Responding to your voice
In this tutorial, you'll use machine learning to build a system that can recognize audible events, particularly your voice through audio classification. The system you create will resemble giving audio commands to control a remote control (RC) car such as 'go' and 'stop', even in the presence of other background noise or background chatter. For the best user experience please use the Chrome browser.
You'll learn how to collect audio data from the microphone, use signal processing to extract the most important information, and train a deep neural network that can tell you whether your keyword was heard in a given clip of audio. Finally, you'll deploy the system to your Syntiant TinyML Board and evaluate how well it works.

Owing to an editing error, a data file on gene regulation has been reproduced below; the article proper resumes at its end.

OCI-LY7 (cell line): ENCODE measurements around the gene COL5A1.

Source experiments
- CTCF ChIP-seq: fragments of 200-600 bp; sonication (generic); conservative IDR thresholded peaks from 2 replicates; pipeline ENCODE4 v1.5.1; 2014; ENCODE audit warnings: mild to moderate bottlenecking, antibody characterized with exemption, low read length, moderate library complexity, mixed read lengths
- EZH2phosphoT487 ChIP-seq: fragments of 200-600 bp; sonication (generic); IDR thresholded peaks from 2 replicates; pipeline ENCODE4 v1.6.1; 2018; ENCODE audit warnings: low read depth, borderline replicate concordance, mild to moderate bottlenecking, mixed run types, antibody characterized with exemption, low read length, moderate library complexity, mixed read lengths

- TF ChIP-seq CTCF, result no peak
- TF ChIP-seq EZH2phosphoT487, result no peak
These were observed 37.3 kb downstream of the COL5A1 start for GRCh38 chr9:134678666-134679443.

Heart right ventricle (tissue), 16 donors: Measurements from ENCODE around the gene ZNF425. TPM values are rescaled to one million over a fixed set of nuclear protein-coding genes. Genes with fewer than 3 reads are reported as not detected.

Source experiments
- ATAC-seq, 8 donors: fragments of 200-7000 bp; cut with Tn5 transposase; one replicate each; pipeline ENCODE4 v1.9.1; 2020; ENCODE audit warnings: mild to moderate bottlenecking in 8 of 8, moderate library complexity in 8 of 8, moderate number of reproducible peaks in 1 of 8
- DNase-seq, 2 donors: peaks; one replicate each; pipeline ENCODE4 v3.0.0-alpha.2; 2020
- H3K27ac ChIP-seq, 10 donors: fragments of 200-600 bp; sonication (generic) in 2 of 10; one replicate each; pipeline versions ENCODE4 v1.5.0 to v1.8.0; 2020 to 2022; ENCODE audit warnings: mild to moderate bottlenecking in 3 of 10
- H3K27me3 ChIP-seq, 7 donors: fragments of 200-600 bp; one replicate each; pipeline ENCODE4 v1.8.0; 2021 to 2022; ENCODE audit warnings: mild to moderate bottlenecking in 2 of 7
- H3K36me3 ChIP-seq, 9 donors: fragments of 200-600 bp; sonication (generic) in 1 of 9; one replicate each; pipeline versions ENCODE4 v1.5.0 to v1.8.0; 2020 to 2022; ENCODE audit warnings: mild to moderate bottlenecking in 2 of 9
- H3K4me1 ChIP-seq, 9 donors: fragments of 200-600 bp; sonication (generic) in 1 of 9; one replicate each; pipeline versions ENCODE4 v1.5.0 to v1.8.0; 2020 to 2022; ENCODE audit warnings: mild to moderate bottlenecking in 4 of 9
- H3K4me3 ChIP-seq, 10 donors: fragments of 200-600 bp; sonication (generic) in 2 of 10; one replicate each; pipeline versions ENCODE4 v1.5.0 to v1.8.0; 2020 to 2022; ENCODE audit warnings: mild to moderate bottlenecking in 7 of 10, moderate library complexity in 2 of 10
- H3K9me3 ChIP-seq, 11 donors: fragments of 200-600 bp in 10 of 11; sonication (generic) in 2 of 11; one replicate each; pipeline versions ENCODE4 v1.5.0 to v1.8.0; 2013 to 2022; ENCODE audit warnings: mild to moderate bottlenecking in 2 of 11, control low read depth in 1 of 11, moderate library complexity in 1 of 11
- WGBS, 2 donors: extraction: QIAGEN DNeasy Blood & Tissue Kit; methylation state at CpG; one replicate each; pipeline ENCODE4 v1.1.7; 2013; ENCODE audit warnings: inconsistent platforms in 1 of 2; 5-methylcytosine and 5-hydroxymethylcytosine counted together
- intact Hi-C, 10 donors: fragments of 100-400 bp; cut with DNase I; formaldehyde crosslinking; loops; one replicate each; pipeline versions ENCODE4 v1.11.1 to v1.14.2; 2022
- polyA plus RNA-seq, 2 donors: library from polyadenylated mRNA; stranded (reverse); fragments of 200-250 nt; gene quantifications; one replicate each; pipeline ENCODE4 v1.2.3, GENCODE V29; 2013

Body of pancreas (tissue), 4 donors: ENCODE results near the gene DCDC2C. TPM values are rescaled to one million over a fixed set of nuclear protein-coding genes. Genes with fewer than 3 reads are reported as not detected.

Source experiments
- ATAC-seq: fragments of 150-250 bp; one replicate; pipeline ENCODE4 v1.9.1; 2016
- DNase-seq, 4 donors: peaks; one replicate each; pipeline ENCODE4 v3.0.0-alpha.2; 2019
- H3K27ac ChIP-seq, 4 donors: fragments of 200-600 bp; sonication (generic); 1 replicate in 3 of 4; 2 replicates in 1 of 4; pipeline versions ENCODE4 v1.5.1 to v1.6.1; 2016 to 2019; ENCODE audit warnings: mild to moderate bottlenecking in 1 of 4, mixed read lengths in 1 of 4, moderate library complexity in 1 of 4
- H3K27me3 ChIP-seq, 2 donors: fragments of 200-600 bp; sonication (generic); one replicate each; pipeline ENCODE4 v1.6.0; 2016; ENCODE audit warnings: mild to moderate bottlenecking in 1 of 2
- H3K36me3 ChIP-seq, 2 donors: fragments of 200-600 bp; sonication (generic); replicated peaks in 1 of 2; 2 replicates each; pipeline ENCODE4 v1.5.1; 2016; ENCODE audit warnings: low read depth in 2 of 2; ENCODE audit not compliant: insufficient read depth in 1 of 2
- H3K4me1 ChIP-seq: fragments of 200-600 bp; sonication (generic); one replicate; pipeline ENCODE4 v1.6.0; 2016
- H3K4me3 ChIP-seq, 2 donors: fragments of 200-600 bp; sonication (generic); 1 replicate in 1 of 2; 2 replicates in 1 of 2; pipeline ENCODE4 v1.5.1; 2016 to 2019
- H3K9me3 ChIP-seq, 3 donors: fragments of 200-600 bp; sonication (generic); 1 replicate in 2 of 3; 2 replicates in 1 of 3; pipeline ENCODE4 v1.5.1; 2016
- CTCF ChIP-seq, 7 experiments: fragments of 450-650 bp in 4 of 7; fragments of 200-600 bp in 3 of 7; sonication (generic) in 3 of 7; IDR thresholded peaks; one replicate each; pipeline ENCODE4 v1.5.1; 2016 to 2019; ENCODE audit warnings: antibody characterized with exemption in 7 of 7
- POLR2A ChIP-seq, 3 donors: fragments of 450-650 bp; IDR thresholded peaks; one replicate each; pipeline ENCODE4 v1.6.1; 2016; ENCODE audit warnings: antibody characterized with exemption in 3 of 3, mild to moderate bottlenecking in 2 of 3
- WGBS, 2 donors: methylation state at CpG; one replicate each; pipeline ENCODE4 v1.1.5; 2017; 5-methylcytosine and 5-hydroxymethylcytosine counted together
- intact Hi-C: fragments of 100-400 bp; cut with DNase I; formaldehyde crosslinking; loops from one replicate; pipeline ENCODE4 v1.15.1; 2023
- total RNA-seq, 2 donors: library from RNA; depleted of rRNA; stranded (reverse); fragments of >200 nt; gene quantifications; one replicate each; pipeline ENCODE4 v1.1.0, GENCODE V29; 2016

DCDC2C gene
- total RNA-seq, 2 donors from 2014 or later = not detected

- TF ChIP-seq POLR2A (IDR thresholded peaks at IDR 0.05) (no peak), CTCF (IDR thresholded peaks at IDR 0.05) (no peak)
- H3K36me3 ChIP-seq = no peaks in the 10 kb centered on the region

At the end of this tutorial, you'll have a firm understanding of how to classify audio using Edge Impulse for Syntiant hardware.
Before starting the tutorial
After signing up for a free Edge Impulse account, clone the finished project, including all training data, signal processing and machine learning blocks here: Tutorial: Syntiant-RC. At the end of the process you will have the full project that comes pre-loaded with approx. 2.5 hours of training data.
Production ready systems
While the example Syntiant-RC tutorial project provides good performance, it is not intended to be production ready and is designed to maximize the out-of-box user experience. It is in essence a training vehicle for users of both Edge Impulse and Syntiant to understand the entire workflow. Production ready systems need to have a much more robust training data set to further reduce the likelihood of false positive and negatives.
For this tutorial you'll need the:
The Syntiant TinyML Board shows up as USB microphone once plugged in, and Edge Impulse can use this interface to record audio directly.
Edge Impulse can ingest data from any device - including embedded devices that you already have in production. See the documentation for the Ingestion service for more information.